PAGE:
Kofi Akosah-Sarpong looks at how African newspapers feel about the Togolese coup detat following the country's military brass installing the late President Gnassingbe Eyadema's son, Faure, as president, and argues that democracy and rule of law is finally getting roots in Africa as reflected in the African mass media
Some years past what happened in Togo February 7 when the country's military brass hurriedly installed the late President Gnassingbe Eyadema's son, Faure Gnassingbe, as president against the country's constitution would have passed without any threats of sanctions or noise or all the decent talks, failing of which, some Nigerian legislators calling for military intervention to restore constitutional order a al Sierra Leone. What happened in Togo on Monday 7 February, despite flashes of West African character, as we are seeing in Cote d'Ivoire, threw the entire sub-region off balance in its painful democratic growth in a region prone to instabilities, civil wars, weak democracies and rule of law, dark spiritual practices (of which Togo is heavily known), weak civic virtues and elites who have no trust in their own system despite being the main powerful ideologues.
In the face of the region's daunting problems (West Africa is the poorest region in the world, the most crime prone area in Africa, the most unstable region in Africa and most dark spiritual practices region in Africa), not only is the Economic Community of West Africa States (ECOWAS) and the African Union (AU) condemning what they call "coup detat" in the Togolese political/constitutional drama, the West African press in particular and African ones in general have mounted spirited editorials calling for reverting Togo to her normal constitutional order, despite the hurried amendment by the top military brass and parliament installing Faure as president.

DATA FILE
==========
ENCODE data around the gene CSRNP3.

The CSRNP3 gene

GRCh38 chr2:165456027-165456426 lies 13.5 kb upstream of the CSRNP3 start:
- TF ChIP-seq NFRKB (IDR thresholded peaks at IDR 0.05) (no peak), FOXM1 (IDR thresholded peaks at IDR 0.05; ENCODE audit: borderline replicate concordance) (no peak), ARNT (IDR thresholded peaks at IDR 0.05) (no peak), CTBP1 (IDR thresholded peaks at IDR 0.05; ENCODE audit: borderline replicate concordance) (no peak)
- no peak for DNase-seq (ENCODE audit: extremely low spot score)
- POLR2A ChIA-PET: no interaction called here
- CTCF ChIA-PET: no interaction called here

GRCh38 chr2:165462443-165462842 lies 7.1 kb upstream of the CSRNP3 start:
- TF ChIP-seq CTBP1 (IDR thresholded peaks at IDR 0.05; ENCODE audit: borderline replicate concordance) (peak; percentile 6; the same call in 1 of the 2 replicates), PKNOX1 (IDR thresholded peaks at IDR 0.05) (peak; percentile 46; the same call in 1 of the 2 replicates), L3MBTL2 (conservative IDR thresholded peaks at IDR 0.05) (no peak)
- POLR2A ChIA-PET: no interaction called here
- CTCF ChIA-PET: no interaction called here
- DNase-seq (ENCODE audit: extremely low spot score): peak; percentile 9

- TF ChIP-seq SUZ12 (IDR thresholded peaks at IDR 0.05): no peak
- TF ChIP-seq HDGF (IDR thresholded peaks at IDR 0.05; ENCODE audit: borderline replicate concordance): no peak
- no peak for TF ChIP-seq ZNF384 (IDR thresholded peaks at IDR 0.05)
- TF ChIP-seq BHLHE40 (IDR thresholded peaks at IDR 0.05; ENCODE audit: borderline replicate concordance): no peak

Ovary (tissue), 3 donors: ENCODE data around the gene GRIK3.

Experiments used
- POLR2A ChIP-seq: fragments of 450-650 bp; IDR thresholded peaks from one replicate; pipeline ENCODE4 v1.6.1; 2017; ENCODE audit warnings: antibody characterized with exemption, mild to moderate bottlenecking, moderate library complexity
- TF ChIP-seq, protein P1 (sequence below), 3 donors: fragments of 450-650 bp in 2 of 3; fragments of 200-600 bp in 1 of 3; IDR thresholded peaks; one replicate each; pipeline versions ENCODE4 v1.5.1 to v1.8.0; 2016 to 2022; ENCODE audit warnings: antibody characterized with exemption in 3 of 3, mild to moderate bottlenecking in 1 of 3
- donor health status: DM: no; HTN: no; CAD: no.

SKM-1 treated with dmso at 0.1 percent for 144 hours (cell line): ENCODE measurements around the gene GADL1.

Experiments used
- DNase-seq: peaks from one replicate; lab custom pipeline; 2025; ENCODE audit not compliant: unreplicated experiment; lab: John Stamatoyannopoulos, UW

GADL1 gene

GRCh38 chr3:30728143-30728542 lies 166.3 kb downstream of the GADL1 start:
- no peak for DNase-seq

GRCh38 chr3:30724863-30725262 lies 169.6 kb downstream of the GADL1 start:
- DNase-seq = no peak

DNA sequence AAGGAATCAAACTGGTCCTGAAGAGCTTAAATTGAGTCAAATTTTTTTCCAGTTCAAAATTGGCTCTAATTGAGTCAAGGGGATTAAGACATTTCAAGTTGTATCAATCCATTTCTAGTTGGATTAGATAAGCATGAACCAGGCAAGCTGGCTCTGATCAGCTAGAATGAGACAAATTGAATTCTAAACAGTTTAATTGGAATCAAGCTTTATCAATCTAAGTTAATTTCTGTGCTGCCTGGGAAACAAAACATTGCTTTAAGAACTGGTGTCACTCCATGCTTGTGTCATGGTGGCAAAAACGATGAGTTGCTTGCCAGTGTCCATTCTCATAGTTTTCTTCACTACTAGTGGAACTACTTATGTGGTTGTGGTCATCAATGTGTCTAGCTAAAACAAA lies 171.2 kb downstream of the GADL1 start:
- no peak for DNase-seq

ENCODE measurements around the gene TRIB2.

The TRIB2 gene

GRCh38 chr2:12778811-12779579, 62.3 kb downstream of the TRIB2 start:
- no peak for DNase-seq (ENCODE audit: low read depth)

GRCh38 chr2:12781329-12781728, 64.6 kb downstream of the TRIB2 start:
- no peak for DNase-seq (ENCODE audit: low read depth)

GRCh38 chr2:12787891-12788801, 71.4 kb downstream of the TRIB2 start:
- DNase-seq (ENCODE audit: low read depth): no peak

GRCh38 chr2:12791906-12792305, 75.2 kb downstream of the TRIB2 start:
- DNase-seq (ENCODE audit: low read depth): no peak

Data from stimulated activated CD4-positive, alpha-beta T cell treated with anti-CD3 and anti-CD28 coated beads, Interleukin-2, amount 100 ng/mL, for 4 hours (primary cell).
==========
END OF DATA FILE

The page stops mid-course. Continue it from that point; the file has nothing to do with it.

"West African leaders have branded the father-to-son transition of power in Togo as a military coup and have demanded that the old constitution be restored so that presidential elections can be held in two months," said the UN Integrated Regional Information Network (IRIN), which covers Africa's democratic and development trends for the international community, in a follow up to a meeting in Niamey, Niger where nine presidents of the 15-nation ECOWAS condemned the military-backed capture of power by Faure following the death Eyadema. From West Africa's superpower Nigeria, newspapers, suffering from nostalgia of long-running military rule in most part of the country's existence, the Lagos-based This Day editorialized that, "If the death, last Saturday, of Gen. Gnassingbe Eyadema, Togo's president for nearly 40 years, offered any prospects of the emergence of genuine democracy in the tiny West African country, the hasty inauguration of his 39-year old son, Faure, as his successor has dashed it. Indeed, what the world is witnessing in Togo is nothing but a farce which the international community must not allow to stand."